As I’ve recently shared, I struggle with legalism, and yet any mention of the Law in the Bible throws up a mental road block. Today I was reading in Matthew 5. Verses 17-20 are where I found my “a ha!”. I want to share my journal entry because, well, I want to put it out there in case someone else needs the same message I got today.

The verse I read in my version of the NLT

Matthew 5:17-20 NLT
[Jesus talking here – giving the “Sermon on the Mount”] “Don’t misunderstand why I have come. I did not come to abolish the law of Moses or the writings of the prophets. No, I came to fulfill them. I assure you, until heaven and earth disappear, even the smallest detail of God’s law will remain until it’s purpose is achieved. So if you break the smallest commandment and teach others to do the same, you will be the least in the Kingdom of Heaven. But anyone who obeys God’s laws and teaches them will be great in the Kingdom of Heaven. but I warn you — unless you obey God better than the teachers of religious law and the Pharisees do, you can’t enter the Kingdom of Heaven at all!”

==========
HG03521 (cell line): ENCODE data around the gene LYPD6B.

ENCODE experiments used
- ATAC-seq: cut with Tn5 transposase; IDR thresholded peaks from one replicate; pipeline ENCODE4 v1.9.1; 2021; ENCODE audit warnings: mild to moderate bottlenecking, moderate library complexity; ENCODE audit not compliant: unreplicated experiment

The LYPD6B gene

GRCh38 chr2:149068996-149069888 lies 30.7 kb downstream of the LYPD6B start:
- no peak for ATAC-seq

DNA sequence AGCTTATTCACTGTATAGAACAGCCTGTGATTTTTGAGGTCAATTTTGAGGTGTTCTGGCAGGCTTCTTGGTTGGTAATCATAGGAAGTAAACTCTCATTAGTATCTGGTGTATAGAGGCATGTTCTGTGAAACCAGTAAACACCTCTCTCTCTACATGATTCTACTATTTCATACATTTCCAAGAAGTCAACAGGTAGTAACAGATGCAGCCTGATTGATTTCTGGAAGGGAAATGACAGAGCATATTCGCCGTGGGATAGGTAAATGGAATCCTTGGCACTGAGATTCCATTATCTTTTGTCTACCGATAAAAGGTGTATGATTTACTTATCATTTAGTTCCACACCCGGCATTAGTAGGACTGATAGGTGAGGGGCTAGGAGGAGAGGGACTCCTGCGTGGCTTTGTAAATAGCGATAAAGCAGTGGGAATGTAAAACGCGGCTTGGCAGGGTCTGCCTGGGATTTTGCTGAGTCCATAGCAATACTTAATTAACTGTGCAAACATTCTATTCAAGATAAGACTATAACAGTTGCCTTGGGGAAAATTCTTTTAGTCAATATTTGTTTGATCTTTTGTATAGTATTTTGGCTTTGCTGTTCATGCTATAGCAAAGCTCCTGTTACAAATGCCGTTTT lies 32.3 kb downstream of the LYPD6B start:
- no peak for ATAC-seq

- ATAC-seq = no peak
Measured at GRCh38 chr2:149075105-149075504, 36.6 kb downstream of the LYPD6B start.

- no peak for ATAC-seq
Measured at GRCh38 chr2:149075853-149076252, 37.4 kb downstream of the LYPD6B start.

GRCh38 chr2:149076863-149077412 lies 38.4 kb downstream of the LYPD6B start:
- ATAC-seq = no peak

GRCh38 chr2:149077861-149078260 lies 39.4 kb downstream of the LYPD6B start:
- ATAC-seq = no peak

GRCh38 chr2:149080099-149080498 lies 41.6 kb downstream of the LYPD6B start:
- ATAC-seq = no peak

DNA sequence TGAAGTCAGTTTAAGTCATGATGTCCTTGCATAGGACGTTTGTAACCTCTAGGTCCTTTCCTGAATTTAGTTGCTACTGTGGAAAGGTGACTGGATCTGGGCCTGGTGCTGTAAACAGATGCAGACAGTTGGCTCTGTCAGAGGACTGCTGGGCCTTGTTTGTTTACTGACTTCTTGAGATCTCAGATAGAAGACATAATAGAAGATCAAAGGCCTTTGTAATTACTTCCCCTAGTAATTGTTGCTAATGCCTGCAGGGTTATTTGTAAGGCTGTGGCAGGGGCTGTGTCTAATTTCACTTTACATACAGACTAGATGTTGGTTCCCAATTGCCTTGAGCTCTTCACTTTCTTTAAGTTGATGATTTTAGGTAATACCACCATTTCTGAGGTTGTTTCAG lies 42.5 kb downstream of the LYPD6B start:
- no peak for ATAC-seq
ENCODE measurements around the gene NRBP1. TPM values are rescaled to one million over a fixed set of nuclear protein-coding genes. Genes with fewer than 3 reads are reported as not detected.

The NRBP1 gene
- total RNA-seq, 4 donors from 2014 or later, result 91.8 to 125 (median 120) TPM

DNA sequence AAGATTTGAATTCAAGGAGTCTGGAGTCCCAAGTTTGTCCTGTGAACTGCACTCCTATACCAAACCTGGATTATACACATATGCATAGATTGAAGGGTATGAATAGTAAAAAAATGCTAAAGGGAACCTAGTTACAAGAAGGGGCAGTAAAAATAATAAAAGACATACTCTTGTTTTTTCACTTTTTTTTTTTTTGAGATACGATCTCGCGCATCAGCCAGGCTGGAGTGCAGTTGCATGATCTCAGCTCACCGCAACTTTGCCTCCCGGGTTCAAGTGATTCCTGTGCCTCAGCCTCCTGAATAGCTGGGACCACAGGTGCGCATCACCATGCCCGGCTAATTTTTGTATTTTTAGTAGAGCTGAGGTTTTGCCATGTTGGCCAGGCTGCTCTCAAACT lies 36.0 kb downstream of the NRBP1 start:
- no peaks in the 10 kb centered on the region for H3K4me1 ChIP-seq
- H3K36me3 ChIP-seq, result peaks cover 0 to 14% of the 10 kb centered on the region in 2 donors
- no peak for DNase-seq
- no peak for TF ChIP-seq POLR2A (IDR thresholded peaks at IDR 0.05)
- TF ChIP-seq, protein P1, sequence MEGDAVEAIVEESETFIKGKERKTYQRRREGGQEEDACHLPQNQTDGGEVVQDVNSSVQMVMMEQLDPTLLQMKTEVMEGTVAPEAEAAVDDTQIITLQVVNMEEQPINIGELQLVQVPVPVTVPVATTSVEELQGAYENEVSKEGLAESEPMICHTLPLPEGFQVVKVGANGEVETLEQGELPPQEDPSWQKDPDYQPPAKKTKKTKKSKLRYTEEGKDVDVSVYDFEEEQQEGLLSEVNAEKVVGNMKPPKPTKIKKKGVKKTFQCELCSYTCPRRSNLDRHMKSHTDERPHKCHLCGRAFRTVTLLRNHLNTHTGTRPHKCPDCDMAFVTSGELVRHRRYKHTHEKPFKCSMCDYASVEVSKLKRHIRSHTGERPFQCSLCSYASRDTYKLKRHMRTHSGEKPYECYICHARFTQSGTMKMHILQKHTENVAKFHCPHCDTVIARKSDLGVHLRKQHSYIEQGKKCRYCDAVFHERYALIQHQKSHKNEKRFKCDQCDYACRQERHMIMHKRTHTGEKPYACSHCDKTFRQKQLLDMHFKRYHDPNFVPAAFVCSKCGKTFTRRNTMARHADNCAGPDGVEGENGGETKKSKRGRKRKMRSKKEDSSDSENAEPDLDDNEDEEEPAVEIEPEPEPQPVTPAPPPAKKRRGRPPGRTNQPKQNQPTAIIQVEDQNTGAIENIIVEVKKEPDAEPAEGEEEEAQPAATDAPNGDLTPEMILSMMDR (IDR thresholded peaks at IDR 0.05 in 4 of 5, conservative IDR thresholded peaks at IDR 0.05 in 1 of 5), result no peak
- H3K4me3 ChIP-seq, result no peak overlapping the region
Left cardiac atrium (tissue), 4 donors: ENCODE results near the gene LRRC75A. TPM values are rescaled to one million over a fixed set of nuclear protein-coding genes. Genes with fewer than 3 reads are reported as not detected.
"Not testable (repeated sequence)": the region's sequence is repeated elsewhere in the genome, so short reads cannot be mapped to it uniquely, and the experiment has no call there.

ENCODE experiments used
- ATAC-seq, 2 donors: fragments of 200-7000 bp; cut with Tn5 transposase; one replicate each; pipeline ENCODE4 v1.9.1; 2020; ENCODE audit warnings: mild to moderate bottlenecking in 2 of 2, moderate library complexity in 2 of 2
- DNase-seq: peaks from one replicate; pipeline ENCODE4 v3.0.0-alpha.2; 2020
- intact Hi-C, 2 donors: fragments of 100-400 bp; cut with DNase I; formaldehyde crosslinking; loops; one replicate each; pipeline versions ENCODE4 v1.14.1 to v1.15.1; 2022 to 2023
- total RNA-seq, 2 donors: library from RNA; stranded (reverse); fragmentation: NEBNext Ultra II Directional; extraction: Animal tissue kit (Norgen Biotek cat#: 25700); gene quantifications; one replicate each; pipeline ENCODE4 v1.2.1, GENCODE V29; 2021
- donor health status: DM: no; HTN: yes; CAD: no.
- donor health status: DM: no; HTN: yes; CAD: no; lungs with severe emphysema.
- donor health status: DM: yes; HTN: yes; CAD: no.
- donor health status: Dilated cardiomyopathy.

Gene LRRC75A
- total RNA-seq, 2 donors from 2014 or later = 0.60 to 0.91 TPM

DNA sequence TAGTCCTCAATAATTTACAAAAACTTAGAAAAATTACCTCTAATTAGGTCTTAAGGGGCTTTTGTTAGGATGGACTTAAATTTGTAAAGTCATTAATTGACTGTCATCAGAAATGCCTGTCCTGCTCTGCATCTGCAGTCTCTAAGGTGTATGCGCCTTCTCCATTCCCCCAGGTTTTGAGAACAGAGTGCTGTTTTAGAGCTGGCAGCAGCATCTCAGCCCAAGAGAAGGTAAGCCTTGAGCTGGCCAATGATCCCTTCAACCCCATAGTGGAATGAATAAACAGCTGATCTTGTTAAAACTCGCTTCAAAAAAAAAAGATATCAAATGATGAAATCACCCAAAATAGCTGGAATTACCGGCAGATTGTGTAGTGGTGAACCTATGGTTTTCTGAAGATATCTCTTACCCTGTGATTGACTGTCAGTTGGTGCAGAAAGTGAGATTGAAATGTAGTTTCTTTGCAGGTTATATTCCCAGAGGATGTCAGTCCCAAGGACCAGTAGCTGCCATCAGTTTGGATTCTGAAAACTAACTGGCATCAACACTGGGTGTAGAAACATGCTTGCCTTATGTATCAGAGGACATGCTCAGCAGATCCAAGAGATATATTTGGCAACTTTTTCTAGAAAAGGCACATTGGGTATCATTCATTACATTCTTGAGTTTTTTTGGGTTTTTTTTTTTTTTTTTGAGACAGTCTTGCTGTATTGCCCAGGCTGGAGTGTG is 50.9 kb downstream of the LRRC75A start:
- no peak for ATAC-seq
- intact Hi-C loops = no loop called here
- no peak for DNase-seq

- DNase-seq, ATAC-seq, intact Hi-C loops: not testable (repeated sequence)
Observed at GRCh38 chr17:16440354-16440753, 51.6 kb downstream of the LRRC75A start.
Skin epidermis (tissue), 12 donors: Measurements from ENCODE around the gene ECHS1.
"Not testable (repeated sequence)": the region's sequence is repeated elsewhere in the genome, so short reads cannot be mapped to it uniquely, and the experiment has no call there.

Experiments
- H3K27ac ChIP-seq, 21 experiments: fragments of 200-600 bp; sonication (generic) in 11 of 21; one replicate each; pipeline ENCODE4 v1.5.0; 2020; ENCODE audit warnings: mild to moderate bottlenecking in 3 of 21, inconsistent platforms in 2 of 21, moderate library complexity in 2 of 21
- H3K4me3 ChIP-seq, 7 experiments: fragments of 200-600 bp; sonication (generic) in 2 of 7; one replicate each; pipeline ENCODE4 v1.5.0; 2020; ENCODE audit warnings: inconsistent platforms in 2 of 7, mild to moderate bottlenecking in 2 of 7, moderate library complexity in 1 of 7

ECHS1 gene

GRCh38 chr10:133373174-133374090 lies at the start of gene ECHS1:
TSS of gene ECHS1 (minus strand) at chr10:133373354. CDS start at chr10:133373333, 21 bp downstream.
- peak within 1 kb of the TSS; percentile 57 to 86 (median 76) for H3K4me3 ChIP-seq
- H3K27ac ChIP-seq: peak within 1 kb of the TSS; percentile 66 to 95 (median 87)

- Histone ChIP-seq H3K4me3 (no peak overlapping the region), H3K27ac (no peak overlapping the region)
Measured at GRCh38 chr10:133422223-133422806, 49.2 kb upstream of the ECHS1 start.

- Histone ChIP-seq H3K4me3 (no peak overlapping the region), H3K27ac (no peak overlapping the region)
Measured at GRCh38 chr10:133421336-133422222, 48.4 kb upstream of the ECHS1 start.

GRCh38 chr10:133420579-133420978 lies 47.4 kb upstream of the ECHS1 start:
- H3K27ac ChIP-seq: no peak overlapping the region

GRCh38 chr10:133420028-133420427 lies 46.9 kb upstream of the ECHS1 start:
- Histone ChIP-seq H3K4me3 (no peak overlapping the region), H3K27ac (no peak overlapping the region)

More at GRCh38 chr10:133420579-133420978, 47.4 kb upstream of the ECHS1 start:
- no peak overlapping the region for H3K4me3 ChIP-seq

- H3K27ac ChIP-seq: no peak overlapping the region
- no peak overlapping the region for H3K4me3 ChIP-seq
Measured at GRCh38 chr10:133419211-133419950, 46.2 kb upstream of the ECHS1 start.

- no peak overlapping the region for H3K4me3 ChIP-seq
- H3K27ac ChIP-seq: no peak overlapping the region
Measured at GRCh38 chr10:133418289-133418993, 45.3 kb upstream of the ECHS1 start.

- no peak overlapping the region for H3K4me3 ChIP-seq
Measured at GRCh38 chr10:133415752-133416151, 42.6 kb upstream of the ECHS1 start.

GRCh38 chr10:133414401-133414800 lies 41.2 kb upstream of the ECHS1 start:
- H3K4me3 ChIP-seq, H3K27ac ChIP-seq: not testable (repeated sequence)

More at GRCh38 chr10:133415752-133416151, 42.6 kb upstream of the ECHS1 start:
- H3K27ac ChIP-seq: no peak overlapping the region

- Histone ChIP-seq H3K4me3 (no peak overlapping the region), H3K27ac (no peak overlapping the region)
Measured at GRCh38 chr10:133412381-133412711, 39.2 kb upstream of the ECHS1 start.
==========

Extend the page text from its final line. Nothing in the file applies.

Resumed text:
My Journal Notes:

“September 19, 2008
Matt 5:17-20
Did Jesus say all of this to highlight the “old way”? He’s talking about your/our ranking in the K of H, then closes saying unless we’re perfect following the law we’re out of luck anyway…

It’s hard sometimes because Jesus’ death changed it all, so it is confusing to me to read his words to know if what he says is part of the old or the new.

God has absolute requirements (the law). Those requirements have literally no way of being met.

God can’t change who He is. Those requirements are facts. Laws of God are Laws of Nature. He didn’t arbitrarily choose them, they just are. Jesus came to fill the requirement so we could have that relationship with God.